Princeton University Library Catalog

Extracts from the papers relative to America.

  • Manuscript, Book
London, approximately 1766.
28 p. ; 32 cm
Summary note:
The manuscript lists correspondence received from almost all of the colonies. Many of these letters document the resignations of stamp collectors and the response of colonial administrations and representatives to the act. Correspondence from Virginia, Massachusetts, and Rhode Island in particular provide detailed descriptions of the negative reactions to the Stamp Act. Letters from Aug. 15, 16, and 22 contain "accounts of the first riot at Boston on 14th August upon which they observe that the tumult seems to them rather suspended than all1ayed, and that in whatever light it is viewed, whether in respect of the avowed object to oppose and prevent the execution of an act of Parliament or in respect of the state of government and magistracy there which is utterly incapable of resisting these tumults, the matter seems to them of such high importance." A letter dated Aug. 28 from Mr. C. Robinson, Collector of the Customs at Rhode Island, informed his superiors "of the particulars of the riot in that colony, in which he was a considerable sufferer...and adds 'I consider the fury against me to proceed from my capacity as an officer of the customs, and the check I am of course to their smuggling views...we are exposed to the fury of a whole country inflamed to an intolerable degree subject to no rule...and we are without protection or support either to enable us to our duty or secure our place in society." One correspondent clearly describes the larger implications of the Stamp Act. In a letter dated Oct. 12, Gen. Gage notes that several colonial assemblies had passed resolutions opposed to the act, adding that "they are of different opinions and characters but that it was to be feared the spirit of democracy was amongst them. The question is not of the inexpediency of the Stamp Act, or of the inability of the colonies to pay the tax; but that it is unconstitutional and contrary to their rights supporting the independency of the colonies as not subject to the legislative power of Great Britain."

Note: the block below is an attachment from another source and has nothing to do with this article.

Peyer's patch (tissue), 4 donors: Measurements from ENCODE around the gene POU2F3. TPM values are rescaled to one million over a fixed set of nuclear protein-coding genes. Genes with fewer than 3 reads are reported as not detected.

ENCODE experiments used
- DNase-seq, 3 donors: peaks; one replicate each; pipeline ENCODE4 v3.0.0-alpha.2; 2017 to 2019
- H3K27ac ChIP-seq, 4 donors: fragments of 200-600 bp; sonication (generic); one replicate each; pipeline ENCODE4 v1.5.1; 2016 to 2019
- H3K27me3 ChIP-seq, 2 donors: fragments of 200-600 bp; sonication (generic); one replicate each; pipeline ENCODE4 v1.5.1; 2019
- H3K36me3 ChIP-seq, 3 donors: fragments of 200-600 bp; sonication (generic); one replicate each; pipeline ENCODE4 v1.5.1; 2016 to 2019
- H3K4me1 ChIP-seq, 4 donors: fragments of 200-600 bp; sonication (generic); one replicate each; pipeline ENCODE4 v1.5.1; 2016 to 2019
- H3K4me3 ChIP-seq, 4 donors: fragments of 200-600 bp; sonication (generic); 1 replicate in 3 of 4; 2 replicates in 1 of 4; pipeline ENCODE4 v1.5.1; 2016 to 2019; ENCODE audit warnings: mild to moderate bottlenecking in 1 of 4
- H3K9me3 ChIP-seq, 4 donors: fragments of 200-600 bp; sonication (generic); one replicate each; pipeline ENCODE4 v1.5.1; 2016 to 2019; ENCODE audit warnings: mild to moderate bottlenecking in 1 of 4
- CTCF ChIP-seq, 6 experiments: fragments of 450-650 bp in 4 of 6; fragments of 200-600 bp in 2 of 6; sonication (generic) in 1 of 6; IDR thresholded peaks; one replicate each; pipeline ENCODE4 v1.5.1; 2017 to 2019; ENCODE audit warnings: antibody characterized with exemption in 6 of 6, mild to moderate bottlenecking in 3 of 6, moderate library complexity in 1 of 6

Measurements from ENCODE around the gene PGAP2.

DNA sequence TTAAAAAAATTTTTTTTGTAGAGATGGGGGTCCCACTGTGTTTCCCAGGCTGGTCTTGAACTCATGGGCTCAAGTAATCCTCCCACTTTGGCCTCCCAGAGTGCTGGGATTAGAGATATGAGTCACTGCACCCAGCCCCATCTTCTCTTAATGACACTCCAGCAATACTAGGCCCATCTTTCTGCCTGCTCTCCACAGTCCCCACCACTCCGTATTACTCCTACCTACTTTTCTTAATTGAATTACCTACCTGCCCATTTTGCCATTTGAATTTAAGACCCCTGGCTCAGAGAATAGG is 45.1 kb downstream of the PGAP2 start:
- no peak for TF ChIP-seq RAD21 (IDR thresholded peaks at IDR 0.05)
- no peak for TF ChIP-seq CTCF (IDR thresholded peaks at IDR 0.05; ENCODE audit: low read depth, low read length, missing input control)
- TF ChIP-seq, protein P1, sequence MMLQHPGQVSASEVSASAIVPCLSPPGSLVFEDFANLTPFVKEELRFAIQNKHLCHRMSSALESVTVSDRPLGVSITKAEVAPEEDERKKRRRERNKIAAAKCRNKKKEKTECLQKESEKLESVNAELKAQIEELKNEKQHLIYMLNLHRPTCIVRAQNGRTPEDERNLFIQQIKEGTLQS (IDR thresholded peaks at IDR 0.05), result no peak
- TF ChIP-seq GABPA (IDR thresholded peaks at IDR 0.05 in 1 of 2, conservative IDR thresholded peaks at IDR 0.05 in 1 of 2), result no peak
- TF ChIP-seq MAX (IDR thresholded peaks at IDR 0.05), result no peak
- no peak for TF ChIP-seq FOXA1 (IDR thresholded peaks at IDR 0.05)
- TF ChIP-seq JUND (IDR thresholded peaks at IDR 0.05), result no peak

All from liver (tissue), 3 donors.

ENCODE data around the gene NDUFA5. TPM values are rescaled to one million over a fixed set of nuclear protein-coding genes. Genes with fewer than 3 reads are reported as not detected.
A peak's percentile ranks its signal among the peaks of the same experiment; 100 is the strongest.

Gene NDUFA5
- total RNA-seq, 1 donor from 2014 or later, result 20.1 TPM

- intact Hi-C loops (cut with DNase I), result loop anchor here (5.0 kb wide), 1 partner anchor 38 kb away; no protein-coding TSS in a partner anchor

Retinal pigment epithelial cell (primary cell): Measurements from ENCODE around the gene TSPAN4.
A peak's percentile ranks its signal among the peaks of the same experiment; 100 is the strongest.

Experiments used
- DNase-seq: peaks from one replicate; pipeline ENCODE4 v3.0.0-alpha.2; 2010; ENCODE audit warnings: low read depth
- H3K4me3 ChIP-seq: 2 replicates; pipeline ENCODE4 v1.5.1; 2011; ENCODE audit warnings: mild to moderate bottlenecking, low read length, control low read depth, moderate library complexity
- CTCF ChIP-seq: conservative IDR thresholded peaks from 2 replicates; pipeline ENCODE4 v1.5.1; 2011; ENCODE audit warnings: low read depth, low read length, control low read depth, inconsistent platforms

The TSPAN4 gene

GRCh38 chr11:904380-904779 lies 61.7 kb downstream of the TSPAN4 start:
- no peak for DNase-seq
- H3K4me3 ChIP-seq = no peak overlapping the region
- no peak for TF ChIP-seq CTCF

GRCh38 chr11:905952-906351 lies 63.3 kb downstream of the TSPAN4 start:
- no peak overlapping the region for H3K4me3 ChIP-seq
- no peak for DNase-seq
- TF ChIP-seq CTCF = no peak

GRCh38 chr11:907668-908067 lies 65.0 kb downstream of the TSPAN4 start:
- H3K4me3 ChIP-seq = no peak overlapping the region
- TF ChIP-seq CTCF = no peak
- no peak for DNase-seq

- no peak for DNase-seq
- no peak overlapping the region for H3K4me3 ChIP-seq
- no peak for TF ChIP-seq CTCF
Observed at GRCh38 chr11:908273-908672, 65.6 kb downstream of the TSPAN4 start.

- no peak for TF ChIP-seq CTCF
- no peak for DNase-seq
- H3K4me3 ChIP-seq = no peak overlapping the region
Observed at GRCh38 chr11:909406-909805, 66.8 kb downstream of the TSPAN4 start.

• Caption title.
  • Evidently compiled for official use in London in connection with ministerial discussions concerning the difficulties regarding the Stamp Act. The memorandum summarizes British government correspondence concerning colonies in North America as well as numerous reports regarding responses to the Stamp Act. The letters extracted were written between June 5-and Dec. 19, 1765, and most of the reports concern responses to the Stamp Act passed by the British Parliament on March 22, 1765.
  • Forms part of: The Sid Lapidus '59 Collection on Liberty and the American Revolution.
Source acquisition:
Gift; Sidney Lapidus, Princeton Class of 1959, 2010.
Other views:
Staff view